The Church of England has issued a formal apology to the victim, who wishes to remain anonymous, and settled a legal claim for compensation.

The man first came forward in 1995 but his complaint was effectively ignored by the then Bishop of Chichester, Eric Kemp, who died in 2009.

It was not until he contacted the office of the current Archbishop of Canterbury, the Most Rev Justin Welby, two years ago that the allegations were finally investigated properly.

Pope Francis’ Plans for Inclusiveness Divide Bishops

The New York Times

OCT. 21, 2015

VATICAN CITY — Pope Francis had encouraged bishops from more than 120 countries to speak freely when they gathered at the Vatican nearly three weeks ago for a broad discussion of family matters to guide the world’s 1.2 billion Roman Catholics. And speak freely, they have.

The result has been the most momentous, and contentious, meeting of bishops in the 50 years since the Second Vatican Council, which brought the church into the modern era. The meeting has exposed deep fault lines between traditionalists focused on shoring up doctrine, and those who want the church to be more open to Catholics who are divorced, gay, single parents or cohabiting.

As the bishops face a deadline Saturday to present their report to the pope, it is increasingly clear that Francis is struggling to build consensus for his vision of a more inclusive and decentralized church. The question is whether the pope, who has won the hearts of those in the pews, can persuade the bishops to help create a church that fully welcomes people with the kinds of family situations it now condemns.

“This is a pivotal moment of this pontificate,” said Roberto Rusconi, who teaches the history of Christianity at the University of Rome Tor Vergata, a state school. Pope Francis is sounding out the world’s bishops “to better understand whether they are going to follow his line or not.”

Child sex abuse bill doesn’t seek justice for everyone

Times Newsweekly


In reference to her Oct. 1 op-ed in The Queens Courier and Ridgewood Times, I agree with Assemblywoman Margaret Markey that our state and nation must do everything we can to eliminate child sex abuse and bring those accountable for such crimes to justice. Where Markey and the Catholic Church part ways is in her methodology.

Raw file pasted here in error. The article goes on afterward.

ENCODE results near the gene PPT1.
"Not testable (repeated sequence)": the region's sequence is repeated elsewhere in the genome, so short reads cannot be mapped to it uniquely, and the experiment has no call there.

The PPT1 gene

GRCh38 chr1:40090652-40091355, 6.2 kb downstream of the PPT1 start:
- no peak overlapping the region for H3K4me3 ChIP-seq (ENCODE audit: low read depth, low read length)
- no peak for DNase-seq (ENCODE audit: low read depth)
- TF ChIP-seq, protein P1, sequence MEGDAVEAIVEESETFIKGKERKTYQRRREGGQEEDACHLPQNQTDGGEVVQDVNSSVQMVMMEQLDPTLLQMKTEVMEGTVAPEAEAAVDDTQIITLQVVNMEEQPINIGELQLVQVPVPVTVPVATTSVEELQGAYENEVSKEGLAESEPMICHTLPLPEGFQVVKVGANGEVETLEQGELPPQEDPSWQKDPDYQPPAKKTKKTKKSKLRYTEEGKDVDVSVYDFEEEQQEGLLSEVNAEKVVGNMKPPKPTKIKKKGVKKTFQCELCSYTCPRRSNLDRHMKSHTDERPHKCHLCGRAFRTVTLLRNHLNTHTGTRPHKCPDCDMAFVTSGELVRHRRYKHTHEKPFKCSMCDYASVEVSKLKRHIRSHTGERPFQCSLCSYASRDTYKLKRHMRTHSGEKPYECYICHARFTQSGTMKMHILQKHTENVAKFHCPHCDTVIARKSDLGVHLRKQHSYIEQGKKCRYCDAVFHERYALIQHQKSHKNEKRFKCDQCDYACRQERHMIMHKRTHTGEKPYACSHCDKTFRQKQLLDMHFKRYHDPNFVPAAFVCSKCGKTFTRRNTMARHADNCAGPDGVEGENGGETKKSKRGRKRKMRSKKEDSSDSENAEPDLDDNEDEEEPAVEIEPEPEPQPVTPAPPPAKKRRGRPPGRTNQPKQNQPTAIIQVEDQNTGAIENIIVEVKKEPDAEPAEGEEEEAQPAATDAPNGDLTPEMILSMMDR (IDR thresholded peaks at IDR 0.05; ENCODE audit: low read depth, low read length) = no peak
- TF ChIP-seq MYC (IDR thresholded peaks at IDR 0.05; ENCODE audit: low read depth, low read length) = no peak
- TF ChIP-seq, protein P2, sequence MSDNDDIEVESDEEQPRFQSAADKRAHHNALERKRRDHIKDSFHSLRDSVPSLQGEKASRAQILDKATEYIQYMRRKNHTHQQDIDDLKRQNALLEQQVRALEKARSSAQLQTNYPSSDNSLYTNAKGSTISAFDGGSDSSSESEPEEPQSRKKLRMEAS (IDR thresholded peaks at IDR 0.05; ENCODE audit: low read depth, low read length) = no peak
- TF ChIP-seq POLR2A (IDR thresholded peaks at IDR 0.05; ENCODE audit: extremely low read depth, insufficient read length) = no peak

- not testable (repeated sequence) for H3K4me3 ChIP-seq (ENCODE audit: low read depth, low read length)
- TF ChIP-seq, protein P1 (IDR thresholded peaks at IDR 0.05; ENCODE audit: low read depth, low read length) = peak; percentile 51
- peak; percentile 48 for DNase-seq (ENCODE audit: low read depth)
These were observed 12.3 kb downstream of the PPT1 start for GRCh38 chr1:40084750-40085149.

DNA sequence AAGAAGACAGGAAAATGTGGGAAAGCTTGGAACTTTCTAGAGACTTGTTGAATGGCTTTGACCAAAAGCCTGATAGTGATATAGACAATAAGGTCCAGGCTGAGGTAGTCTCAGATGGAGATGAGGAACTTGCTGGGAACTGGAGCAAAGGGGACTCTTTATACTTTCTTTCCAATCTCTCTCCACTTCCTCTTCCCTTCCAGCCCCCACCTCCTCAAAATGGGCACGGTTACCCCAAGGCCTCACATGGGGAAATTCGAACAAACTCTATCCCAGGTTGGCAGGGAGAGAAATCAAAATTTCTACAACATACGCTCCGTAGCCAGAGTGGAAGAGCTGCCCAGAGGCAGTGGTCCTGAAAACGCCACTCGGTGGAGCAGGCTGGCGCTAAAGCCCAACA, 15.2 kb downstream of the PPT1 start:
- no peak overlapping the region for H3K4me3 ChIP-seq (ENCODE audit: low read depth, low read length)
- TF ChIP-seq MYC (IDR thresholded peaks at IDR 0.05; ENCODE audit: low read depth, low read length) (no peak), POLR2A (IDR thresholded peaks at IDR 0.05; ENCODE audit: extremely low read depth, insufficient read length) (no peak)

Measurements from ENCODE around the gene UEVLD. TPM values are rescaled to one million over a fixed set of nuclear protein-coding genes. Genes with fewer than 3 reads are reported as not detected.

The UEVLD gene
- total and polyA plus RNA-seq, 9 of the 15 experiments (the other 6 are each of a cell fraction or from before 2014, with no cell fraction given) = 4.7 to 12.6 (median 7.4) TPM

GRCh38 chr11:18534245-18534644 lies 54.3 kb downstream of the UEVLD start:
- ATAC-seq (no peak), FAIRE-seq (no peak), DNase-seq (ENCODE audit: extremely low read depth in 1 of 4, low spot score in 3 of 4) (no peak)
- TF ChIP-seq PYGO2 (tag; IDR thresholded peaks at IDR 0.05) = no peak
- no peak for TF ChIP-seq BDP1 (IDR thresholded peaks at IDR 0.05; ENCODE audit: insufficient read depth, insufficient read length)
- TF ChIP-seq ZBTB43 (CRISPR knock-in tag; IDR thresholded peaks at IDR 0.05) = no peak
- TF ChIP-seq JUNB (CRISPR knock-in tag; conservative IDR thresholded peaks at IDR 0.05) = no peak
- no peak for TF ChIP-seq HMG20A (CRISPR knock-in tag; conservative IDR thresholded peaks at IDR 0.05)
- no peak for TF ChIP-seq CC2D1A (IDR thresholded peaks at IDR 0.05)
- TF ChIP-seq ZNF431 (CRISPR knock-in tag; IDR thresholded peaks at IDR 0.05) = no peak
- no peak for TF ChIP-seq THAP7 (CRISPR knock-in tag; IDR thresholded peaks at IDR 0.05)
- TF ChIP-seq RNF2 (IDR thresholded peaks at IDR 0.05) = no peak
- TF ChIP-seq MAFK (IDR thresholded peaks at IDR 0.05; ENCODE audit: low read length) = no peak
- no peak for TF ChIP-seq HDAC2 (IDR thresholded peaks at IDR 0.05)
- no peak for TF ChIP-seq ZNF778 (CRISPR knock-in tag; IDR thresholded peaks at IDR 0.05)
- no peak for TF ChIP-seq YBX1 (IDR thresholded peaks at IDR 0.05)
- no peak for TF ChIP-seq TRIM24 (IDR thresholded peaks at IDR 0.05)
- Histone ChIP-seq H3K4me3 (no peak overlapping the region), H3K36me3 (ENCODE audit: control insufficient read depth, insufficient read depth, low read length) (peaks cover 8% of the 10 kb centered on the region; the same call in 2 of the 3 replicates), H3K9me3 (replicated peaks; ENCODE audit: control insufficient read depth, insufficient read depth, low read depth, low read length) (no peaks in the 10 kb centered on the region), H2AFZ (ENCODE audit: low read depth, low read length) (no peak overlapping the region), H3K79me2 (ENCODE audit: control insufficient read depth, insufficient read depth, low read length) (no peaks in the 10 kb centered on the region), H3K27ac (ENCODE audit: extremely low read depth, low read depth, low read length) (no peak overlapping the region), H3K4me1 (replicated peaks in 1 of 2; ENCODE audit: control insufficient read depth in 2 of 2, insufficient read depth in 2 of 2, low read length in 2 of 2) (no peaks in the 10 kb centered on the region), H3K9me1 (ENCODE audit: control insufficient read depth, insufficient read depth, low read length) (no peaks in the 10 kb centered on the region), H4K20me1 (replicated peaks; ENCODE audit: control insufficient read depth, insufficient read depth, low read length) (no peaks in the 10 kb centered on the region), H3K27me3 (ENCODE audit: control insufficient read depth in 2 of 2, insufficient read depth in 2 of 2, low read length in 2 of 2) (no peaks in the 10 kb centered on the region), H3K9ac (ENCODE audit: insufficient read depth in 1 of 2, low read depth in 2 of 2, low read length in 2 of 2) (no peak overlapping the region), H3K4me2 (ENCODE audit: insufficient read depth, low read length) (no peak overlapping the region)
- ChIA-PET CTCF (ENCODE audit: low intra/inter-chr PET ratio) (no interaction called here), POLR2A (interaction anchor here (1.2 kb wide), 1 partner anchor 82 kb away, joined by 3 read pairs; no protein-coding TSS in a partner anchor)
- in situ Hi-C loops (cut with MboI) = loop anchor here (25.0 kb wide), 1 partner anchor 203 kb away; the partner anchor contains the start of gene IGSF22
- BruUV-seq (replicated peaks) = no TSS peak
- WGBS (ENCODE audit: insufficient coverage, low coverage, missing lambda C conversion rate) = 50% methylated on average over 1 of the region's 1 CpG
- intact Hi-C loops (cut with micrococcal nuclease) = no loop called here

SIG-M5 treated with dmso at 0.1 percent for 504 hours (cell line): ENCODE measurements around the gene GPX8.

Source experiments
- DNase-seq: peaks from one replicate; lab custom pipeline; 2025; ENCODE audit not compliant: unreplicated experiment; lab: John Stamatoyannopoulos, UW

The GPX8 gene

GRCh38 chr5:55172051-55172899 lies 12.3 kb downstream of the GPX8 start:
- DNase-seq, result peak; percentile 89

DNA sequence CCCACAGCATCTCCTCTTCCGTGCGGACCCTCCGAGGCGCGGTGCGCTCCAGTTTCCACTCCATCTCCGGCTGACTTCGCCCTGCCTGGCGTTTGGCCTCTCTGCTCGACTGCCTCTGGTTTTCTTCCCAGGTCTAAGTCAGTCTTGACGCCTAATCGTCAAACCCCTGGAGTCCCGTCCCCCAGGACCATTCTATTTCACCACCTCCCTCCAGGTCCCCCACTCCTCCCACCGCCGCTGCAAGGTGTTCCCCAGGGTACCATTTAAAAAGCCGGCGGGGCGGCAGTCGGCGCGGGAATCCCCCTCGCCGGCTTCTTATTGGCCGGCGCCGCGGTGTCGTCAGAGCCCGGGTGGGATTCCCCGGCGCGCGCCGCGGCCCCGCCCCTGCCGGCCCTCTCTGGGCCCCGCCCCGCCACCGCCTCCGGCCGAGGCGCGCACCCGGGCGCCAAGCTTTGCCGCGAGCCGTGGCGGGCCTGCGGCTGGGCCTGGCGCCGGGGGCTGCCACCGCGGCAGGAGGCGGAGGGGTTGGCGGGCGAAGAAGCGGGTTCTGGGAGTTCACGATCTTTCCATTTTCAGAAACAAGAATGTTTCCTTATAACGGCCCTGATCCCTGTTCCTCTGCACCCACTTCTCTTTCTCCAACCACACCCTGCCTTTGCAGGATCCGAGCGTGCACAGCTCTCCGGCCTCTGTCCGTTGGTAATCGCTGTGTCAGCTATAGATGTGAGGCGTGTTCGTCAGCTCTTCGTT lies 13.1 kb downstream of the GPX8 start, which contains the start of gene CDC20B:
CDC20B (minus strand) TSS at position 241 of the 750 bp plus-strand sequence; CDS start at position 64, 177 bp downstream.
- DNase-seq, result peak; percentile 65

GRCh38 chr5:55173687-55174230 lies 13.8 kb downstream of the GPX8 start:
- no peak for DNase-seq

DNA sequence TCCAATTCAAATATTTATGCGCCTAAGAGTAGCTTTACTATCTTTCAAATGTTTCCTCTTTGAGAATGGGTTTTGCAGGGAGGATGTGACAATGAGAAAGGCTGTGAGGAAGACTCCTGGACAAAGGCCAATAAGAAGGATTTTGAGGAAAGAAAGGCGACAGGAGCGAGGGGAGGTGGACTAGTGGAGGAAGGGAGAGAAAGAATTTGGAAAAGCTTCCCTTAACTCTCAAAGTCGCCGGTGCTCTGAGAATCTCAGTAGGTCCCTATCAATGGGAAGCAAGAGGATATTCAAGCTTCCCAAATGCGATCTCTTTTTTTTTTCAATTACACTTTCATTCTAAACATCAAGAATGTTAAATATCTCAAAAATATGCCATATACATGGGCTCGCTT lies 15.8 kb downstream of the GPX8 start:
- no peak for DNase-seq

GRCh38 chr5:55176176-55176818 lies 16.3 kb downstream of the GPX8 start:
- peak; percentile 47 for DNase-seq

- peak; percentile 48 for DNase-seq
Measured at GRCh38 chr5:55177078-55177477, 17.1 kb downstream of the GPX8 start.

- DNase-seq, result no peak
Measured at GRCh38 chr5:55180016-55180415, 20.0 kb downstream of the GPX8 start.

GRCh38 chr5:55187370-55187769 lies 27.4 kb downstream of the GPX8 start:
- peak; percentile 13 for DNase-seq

To be clear, Assemblywoman Markey is not proposing changes to the criminal statute to allow offenders to be brought to trail and imprisoned. Indeed, the church has supported changes that would extend the period of statute of limitations for just such a purpose. Moreover, the church has supported extending the statute of limitations in a reasonable way so that both individuals and institutions might be civilly liable.

What we do not support is a half measure that fails to protect all our children and only seeks “justice” for some. Due to the extra protections given to public institutions in existing law, Assemblywoman Markey’s bill would not offer the same opportunities to bring time-barred lawsuits against public schools and municipalities as it would for the Catholic Church and other private institutions.

In the last decade, the Catholic Church, not unlike other institutions both public and private, has become painfully aware of our past failures to protect children. Today, no institution private or public is more diligent in the protection of young people and transparent when crimes and misconduct occur.

Why Was I 'Chosen' to be Abused?

New Mexico Survivors of Catholic Priest Abuse

Why was I ‘chosen’ to be abused? This is the first question I wanted answered. The fact is that I was not chosen for whom I was, but for the opportunity, I presented. This perpetrator did not go to find me on the street or break into my house, but unfortunately, due to my Catholic upbringing and the trust it fostered in me for all things Catholic, I delivered myself to his literal doorstep. In most priest-abuse cases, there is a proper and trusting relationship that develops before the abuse. In my case, I made contact with my abuser because I was eager to learn about the priesthood, since it was vocation that I was seriously considering. He did not abuse me the first or second time we met. It took a number of interactions where I now realize that he was grooming me for that ‘perfect’ opportunity. He leveraged the fact that I had spent a significant portion of my childhood listening to him every Sunday morning delivering mass on the radio and that I believed he was a priest that represented the values that I believed were universally Catholic and had been instilled in me through my weekly attendance of mass in the various parishes of the Archdiocese of Santa Fe I had belonged to.

Japanese brain cancer specialist says he never examined pope

Japan Today

Associated Press

OCT. 22, 2015

A Japanese brain cancer specialist identified in an Italian news report as having diagnosed a brain tumor in Pope Francis has denied ever examining the pontiff and says the reports are “completely false.”